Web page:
Getting A Leg Up On Man Cred
As I lay anxiously awaiting the siren call of surgery, I came upon a universal truth: Injuries can give a guy some serious man cred. They also can destroy reputations if the wrong ones occur.
Back injuries are never good. One can hit a retaining wall at 180 mph and it still doesn’t matter – back injuries are for old men and golfers. Discuss a bad back with friends and strangers, and the most common response is, “My father had the same problem.” As these stories usually go, dad dies soon after. Sammy Sosa suffered a back injury while sneezing, and look what happened to him.
Shoulder injuries can be good, but never in a contract year. Shoulders get destroyed doing manly things like throwing a baseball, scrambling for a first down or punching someone in the neck.
I have no idea who David “Hayemaker” Haye is, but the former heavyweight and cruiserweight champ retired because of a shoulder injury. Anything that sidelines a boxer is a manly injury and worthy of admiration. Sadly, most of us will perish with both rotator cuffs in tact.
Wrists are a bad injury, not because the tiny bones take forever to heal, but because who hurts their wrists beside secretaries and columnists? The ESPYs will never close the “in memoriam” segment with some dude who lost his fight to carpal tunnel. Yes, six-time Sprint Cup champion Jimmy Johnson broke his wrist after falling off a golf cart, but he stockpiled man points after busting up his knee in an adolescent dirt bike accident. He also makes his living at 200 mph, which is the epitome of man cool. The same can’t be said for Joel Zumaya.
In 2006, the Detroit Tigers reliever who hit triple digits on the Jugs Gun missed the American League Championship Series after hurting his wrist playing Guitar Hero. If the 5-foot-6 Scott Ian can make it through 30 years of thrash without getting hurt playing a real guitar, then getting laid up by a fake one is totally unacceptable.
If you are going to have an injury, take it from Johnson and bust up your knee. It’s the best thing you can do for your image.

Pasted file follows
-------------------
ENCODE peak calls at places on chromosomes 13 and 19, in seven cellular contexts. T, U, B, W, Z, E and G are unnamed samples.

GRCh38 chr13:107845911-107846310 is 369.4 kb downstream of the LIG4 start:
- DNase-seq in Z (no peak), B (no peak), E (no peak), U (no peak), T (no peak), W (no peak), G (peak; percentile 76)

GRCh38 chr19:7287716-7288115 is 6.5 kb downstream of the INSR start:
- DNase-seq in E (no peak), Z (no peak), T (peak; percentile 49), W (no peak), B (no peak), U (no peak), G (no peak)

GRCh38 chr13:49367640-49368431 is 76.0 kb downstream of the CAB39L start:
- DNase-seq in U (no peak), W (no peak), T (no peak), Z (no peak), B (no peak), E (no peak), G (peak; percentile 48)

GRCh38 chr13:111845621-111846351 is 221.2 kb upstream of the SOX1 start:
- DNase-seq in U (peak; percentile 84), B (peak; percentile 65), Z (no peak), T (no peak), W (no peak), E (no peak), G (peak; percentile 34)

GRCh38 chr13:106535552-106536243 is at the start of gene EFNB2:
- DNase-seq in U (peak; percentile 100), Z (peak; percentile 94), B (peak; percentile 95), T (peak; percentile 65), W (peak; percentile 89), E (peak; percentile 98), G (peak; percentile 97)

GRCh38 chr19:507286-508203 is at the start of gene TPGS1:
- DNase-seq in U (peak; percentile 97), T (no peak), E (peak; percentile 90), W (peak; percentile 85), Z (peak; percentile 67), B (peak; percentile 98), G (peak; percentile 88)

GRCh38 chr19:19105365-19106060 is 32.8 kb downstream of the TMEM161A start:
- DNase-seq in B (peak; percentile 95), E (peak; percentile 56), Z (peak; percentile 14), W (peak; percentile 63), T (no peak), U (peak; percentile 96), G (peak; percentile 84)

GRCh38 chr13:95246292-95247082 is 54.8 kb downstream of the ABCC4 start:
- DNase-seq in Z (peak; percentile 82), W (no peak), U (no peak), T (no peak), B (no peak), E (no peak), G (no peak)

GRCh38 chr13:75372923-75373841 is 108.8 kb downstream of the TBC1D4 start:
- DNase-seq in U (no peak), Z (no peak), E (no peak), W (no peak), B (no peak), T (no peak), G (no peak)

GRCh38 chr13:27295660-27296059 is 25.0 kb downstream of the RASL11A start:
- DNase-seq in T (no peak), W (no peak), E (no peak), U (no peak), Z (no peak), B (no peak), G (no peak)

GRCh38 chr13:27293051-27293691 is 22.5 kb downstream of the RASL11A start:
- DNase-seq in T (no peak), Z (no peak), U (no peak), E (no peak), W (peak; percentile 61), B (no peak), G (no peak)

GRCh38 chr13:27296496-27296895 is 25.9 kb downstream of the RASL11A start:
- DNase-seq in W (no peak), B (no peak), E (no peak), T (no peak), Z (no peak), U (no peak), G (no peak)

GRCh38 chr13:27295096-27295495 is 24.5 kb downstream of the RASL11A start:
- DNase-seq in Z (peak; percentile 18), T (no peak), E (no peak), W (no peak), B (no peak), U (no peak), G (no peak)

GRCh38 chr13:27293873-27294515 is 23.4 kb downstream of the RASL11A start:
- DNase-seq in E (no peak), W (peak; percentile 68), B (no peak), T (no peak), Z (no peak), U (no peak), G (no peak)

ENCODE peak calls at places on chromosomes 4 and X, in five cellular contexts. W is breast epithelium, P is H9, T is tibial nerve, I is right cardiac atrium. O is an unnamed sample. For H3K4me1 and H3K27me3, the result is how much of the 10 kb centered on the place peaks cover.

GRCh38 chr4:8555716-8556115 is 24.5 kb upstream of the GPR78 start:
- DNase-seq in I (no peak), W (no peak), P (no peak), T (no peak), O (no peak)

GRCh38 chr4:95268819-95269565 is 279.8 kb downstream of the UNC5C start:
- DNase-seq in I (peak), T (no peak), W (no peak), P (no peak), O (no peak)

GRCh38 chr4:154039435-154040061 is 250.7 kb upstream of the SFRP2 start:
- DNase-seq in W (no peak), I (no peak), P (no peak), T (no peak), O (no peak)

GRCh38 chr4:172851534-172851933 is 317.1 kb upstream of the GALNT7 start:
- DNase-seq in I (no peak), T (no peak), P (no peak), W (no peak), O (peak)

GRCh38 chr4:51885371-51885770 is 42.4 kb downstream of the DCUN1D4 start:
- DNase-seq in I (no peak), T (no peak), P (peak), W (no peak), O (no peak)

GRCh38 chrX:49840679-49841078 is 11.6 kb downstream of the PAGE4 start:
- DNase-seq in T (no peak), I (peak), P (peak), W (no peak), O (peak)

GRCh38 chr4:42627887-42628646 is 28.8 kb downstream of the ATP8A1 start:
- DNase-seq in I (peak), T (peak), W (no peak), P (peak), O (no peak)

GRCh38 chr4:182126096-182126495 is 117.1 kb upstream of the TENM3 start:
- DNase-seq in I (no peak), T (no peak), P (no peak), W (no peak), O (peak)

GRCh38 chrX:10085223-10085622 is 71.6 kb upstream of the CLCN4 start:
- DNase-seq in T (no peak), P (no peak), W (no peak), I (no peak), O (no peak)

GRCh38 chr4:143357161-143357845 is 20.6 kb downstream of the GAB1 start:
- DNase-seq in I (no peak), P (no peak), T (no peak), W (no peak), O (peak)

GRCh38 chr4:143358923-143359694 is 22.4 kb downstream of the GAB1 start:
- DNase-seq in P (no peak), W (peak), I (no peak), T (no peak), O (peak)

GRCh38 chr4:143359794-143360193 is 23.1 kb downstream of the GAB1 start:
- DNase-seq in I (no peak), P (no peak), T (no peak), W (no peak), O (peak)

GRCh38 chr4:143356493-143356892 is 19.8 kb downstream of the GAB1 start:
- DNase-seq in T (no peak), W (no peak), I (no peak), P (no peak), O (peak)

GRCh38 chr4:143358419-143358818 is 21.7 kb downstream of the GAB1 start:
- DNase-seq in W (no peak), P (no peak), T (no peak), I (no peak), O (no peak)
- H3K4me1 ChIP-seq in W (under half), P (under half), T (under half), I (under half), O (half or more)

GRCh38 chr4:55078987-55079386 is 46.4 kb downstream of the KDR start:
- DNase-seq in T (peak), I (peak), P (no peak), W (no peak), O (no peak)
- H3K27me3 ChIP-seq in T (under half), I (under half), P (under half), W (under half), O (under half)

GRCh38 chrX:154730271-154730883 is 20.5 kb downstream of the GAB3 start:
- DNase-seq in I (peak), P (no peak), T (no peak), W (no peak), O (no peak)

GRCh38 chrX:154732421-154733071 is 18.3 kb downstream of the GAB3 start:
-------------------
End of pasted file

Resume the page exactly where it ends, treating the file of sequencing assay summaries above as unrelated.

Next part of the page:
Knee injuries are a badge of honor, even if they occur at inopportune times. Consider the case of Hall of Fame tackle Turk Edwards. The longtime Redskins player and coach was forced from the game after injuring his knee during a coin toss. After years of trench warfare in the NFL, Edwards’ knees were shot, but no one remembers the final injury because knee pain always comes in battle. That is, unless you’re Bill Gramatica. Kickers don’t count. They may even suffer back injuries.
Perhaps the best thing about knee ailments is that others will create manly explanations for the injury even if the truth is far less impressive.
Let me explain. As a 20-something sailor in San Diego, I tore the medial collateral ligament shagging fly balls prior to a softball game. It was my own Gramatica moment, yet none of that mattered. I had a knee injury, and everyone had their own exciting theory of how it happened. None was true, but the tales were great image boosters even if the lies play havoc on the soul. It’s a small price to pay for immortality.
The only way a knee injury can be a negative is if the activity is questionable for your age or body type. Five years ago I tore a meniscus after wiping out on a skate-board. This time there were no voluntary statements of greatness, just the repeated question, “How old are you?” Evidently, too old, in the minds of most. But that’s OK, it could have been much worse.
One-time Brazilian soccer player Ramalho missed three games after taking a suppository – orally. Man cred points for that? Zero